Victor Wallis is a professor at the Berklee College of Music and was for 20 years the managing editor of Socialism and Democracy. Several months ago he joined us to talk about the radical intervention he saw as necessary to deal with the threat from climate change. He outlined this in his book Red-Green Revolution.
Now Victor Wallis returns to WhoWhatWhy to talk about his broad alternative framework of America, which he lays out in his new work, Democracy Denied.
This project began as a series of lectures he was to give in China, to an audience that didn’t understand America. As he worked on it, he realized that many of the ideas he was presenting were also not known by most Americans.
In this week’s WhoWhatWhy podcast, he talks first about what he sees as the flawed notion of “American exceptionalism:” the supposed moral authority by which we proselytize for freedom while having the highest incarceration rate in the world and increasing levels of inequality.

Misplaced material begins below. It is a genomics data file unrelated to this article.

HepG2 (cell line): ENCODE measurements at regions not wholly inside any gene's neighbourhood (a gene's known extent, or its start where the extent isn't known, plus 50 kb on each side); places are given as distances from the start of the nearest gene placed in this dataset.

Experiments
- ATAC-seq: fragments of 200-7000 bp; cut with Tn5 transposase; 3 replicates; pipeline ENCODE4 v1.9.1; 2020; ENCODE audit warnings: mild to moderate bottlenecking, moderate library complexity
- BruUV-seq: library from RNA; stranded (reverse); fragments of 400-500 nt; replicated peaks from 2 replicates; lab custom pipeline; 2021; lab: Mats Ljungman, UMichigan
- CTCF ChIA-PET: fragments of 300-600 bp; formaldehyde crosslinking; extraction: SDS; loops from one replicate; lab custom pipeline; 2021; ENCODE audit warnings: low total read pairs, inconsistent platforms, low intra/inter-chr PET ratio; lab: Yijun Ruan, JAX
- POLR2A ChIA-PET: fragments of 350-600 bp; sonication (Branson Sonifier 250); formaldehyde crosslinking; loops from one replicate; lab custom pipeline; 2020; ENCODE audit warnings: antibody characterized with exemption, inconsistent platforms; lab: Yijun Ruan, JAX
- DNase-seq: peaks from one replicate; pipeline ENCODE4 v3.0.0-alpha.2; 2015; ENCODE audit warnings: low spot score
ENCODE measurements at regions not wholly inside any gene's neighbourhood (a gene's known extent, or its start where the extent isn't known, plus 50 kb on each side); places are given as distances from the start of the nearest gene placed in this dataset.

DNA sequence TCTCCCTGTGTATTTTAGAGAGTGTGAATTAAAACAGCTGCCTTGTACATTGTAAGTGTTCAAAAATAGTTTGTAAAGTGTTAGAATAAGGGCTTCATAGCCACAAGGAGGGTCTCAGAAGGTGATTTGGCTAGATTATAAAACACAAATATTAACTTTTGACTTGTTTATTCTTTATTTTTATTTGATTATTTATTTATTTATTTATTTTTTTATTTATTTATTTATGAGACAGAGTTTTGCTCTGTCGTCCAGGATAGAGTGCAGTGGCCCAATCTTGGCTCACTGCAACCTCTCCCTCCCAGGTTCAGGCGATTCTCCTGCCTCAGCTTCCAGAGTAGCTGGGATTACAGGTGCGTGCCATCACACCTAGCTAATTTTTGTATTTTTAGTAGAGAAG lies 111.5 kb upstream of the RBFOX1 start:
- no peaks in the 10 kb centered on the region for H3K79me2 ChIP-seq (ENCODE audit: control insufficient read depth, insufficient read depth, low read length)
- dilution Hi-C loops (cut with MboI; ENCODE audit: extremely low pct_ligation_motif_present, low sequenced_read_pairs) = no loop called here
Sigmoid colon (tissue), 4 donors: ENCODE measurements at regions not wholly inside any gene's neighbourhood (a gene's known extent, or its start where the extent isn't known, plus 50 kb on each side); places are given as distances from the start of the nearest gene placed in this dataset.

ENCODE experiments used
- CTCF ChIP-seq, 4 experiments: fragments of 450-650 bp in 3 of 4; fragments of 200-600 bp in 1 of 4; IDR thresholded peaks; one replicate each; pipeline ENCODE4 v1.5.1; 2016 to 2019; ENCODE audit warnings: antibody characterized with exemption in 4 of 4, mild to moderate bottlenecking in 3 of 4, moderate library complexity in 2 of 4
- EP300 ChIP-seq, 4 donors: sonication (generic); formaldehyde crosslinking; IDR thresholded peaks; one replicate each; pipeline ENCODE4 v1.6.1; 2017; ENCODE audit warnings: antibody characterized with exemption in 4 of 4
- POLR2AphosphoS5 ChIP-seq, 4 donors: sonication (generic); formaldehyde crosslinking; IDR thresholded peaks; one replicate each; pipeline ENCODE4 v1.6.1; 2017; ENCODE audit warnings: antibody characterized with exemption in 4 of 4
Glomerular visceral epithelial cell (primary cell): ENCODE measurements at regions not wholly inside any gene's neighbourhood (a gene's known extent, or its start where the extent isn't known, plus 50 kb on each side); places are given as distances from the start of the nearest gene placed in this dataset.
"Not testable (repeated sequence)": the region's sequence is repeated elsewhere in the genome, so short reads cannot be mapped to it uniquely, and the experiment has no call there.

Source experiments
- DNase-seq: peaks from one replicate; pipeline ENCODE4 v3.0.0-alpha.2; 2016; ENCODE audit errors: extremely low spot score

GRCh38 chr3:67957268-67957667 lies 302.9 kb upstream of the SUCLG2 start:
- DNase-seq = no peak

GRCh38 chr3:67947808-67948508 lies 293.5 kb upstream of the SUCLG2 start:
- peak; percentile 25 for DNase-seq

He explains how our moralizing leads to and perpetuates the kind of police state necessary to take on a war on drugs, encourage law and order, and plan for potential rebellion.
Wallis talks about US imperialism— 800 bases around the world, the projection of American power directly on to the regimes of other countries, and our constant need to pass judgment on those regimes. This is one of the hallmarks of imperialism, as he sees it.
He combines all of this with a sharp critique of the long history of racism in America and shows how it has, from our very beginnings, defined how we see, judge, and sometimes look down upon, people around the world who are not just like us.
Wallis provides us with his alternative view of the world in a kind of economic and geopolitical tour de force.